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First, if you have been retaliated against, you can file an additional claim with the EEOC for retaliation
If you decide to hire an attorney, a great resource is www.Martindale.com. This is a nationwide directory that is useful in finding highly qualified legal specialists in various fields of law. The lawyers in Martindale are not selected because they paid to be included, but rather because they have been rated by other attorneys as qualified experts in their field. Consider consulting with two or three different attorneys prior to selecting the one you feel most comfortable with.
Thank you. I have already filed an EEOC, but do not have a lawyer. I need help finding one because the opposing attorney representing the Agency I work for has requested a deposition and has sent me interrogatories.
There are couple of great ways to find an attorney in your area.
The first, is of course Martindale.com
Other great sites are www.lexmundi.com, www.justia.com, and www.lawyers.com
The difficulty I'm encountering is trying to find one that represents Public Sector employees. I work for the Federal gov't and it seems no one is taking cases. My case is already filed with the EEOC.
Have they given you a reason why they have not taken your case?
Do you know if it is because of the fact that you are a public sector employee? Or are there additional reasons?
Because most employment attorneys will take a good case regardless of whether or not it is public or private. While getting an attorney involved is always a good idea, it is not always required. For example, the interrogatories are just a set of questions set forth to try and understand the set of circumstances. As long as you do not lie, and make sure to make your case, then you can respond to them on your own. The one important thing to know is that without prior authorization from the Administrative Judge, a party may propound no more than one set of interrogatories, and this set shall contain no more than thirty interrogatories, including sub-parts. EEO MD-110, 7-17. Some of the legal requirements set forth for the deposition and interrogatories can be found here:
I have been talking with a family friend who is an attorney and discussing the merits of the case with him. He is a labor law specialist who thinks I have a very good case, but since he's not familiar with Federal law, he doesn't feel right taking the case. He recently informed to find a lawyer.
Here is a search of labor law specialists off of Martindale who specialize in federal cases
Is it reasonable to think that I might be able to find one who will help me with the interrogatories\deposition within 10 days?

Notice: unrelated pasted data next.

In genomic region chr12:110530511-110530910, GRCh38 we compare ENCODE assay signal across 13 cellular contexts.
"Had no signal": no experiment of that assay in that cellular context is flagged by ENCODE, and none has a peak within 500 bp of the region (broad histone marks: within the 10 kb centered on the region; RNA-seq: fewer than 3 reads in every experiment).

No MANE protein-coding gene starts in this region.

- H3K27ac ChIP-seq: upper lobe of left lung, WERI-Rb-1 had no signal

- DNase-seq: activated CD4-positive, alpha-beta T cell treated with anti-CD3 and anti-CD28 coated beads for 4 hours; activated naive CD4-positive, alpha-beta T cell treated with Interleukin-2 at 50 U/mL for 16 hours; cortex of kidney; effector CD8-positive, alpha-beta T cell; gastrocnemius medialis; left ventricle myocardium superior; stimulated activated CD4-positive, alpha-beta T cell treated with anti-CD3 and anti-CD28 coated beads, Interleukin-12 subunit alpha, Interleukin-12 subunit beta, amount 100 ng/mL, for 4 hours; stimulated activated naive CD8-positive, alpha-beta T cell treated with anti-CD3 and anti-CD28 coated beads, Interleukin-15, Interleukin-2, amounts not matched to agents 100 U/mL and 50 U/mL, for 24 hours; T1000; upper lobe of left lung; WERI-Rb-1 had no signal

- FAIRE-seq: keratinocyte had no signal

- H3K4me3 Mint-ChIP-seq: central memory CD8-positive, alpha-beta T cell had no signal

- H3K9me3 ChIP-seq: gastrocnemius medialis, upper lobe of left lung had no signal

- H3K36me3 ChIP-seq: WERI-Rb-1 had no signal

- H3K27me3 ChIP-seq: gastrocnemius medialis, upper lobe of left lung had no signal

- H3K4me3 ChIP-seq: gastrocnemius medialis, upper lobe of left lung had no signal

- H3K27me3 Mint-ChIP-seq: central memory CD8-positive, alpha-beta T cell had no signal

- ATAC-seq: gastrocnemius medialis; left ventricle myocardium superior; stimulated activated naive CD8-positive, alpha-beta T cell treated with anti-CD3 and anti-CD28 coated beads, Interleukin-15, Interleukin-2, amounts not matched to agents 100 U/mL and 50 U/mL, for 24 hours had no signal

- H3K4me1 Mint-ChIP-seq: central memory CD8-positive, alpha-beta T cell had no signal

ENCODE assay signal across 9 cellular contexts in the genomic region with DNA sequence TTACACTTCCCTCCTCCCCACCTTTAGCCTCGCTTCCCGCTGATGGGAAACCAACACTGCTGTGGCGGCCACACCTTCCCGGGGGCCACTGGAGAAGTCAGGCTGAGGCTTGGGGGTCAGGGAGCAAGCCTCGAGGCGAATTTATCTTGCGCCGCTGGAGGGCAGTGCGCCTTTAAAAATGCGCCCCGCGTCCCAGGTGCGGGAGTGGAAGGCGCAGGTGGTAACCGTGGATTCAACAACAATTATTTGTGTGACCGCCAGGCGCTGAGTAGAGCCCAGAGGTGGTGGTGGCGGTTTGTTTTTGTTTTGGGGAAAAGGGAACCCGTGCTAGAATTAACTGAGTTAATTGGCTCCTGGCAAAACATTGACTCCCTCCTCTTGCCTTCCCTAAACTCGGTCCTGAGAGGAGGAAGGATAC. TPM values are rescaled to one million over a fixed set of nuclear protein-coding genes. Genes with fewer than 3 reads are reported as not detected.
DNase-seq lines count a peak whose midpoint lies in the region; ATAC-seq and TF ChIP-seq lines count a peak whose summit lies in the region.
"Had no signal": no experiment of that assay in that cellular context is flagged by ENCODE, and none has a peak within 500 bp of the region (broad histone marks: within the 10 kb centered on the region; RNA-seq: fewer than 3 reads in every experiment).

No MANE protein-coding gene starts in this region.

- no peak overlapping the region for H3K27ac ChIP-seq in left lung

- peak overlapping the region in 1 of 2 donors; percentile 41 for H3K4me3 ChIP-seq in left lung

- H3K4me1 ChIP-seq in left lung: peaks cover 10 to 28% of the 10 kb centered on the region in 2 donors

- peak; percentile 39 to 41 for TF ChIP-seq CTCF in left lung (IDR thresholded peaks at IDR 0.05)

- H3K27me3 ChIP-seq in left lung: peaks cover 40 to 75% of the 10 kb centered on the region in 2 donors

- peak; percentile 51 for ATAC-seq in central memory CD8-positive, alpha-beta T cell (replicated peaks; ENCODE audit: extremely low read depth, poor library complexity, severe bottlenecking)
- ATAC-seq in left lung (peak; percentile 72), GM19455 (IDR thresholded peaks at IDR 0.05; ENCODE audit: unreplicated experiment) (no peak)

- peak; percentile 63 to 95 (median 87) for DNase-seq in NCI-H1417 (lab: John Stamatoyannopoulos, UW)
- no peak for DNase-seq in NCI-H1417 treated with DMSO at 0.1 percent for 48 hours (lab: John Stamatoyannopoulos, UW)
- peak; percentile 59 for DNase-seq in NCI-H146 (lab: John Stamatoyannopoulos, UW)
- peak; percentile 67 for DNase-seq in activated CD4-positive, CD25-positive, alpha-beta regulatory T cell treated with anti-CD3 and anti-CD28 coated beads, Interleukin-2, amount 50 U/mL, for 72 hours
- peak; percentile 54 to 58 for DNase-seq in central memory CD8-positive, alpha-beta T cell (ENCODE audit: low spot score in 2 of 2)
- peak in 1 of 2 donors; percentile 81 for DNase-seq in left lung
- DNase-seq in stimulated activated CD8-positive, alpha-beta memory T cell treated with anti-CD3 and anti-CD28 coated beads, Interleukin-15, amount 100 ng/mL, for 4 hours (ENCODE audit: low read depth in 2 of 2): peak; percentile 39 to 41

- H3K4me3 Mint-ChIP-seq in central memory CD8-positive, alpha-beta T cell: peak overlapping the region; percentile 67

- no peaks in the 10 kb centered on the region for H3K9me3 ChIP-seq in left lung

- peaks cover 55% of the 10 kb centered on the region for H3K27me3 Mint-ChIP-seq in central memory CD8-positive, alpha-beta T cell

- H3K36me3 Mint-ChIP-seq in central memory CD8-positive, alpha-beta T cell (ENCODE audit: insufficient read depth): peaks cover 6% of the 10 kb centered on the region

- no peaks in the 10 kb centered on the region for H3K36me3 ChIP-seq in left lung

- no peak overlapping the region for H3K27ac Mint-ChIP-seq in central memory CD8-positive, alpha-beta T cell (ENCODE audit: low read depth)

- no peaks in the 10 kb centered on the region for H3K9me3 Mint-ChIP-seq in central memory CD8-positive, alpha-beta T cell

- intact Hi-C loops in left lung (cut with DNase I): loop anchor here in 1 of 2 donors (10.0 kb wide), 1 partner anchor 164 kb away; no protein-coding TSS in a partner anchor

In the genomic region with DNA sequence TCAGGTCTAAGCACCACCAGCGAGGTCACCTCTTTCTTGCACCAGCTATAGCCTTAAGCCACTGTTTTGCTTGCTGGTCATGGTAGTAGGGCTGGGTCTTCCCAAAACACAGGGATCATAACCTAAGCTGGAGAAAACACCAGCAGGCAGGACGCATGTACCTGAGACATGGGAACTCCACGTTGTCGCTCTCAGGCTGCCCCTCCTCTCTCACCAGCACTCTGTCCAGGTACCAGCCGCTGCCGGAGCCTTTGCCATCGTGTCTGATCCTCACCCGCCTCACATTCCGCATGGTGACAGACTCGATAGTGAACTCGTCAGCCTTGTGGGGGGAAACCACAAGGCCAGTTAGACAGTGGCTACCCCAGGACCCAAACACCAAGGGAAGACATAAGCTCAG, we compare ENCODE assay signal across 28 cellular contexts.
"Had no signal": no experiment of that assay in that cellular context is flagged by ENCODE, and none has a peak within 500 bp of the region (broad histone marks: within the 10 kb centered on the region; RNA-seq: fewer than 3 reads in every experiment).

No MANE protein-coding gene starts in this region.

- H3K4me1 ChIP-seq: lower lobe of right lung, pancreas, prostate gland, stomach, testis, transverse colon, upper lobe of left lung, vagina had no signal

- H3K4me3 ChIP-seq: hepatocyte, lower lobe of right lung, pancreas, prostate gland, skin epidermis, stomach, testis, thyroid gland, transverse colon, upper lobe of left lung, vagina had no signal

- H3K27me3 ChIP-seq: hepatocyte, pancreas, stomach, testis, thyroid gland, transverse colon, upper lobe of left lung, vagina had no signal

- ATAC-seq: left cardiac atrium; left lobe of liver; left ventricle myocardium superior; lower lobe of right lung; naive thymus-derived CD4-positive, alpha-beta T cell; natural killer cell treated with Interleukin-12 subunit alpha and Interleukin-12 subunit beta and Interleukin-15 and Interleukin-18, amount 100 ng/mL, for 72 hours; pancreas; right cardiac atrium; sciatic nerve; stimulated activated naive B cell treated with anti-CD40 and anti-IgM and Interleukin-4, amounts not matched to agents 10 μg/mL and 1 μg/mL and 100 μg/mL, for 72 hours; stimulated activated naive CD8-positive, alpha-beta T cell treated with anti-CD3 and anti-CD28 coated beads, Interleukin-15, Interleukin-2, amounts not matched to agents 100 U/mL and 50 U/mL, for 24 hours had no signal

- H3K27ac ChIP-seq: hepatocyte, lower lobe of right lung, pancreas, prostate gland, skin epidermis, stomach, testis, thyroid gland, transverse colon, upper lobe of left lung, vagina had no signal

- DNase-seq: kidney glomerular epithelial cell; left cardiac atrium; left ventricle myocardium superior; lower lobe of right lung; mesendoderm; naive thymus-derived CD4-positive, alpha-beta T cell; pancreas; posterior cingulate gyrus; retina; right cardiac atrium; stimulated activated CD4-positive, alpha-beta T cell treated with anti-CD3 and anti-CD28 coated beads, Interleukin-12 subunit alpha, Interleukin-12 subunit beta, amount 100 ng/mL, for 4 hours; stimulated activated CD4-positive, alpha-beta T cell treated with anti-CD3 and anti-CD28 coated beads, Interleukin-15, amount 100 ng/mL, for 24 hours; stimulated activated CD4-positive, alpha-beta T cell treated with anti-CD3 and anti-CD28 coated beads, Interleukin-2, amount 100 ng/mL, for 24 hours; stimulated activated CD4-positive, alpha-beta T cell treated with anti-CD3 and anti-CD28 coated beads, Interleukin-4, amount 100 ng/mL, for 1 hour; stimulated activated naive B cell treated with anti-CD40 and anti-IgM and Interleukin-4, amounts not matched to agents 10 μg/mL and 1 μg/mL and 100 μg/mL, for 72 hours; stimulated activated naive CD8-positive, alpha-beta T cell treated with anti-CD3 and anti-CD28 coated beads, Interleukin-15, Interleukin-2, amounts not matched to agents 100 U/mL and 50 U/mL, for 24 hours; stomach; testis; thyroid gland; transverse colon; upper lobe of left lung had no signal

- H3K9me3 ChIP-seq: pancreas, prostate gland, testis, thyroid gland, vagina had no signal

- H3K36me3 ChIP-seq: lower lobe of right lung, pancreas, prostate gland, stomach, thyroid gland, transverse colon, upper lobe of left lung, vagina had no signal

It is not impossible, but it will be difficult. The problem is that the attorney would not be familiar with your case, and would have to review (I imagine) a decent amount of paperwork. But that being said, the sooner you start calling, the more likely you would be to find someone able to represent you.
It is possible that they may require a retainer from you.
As they may have to do a significant amount of work to immediately determine whether or not you have a case
Within a very short amount of time
I have to admit that it is strange that an employment attorney would not know both state and federal law, but if that is what he is telling you, then it definitely is in your best interest to call attorneys in your area until you find someone willing to take your case. The only thing I can think of is that he doesn't know federal civil procedure, and at this point, that is not required. Though, it is possible that he did not want to have to leave you if you ended up not settling the claim through the EEOC
Were you able to pull up that search I did for you?
Should knowledge of federal civil procedures be a factor for me in selecting a lawyer and how do I find out if s\he is knowledgeable?
So at this stage, no, because you are going through the EEOC complaint stage. If the EEOC is unable to reach a resolution, then you would receive a right to sue letter. At this point, you would file a claim in federal court. Then, they would need to know federal civil procedure. As to finding out, you can simply ask. Anyone who practices in federal court will know these rules. Anyone you find off of Martindale, will also know these rules.
But, if you talk to 5 different lawyers all willing to get involved within the next 10 days, then it can and should be a criteria to look into
Does that make sense?
It makes great sense and I just pulled up some of the information you supplied. Thank you for your help. If I wanted to talk with you again, is there a way to get you specifically after payment?
Yes, you can ask for me specifically by asking the question here:
If you would like to request me specifically in the future, you can do so here:
Have a wonderful rest of your day.
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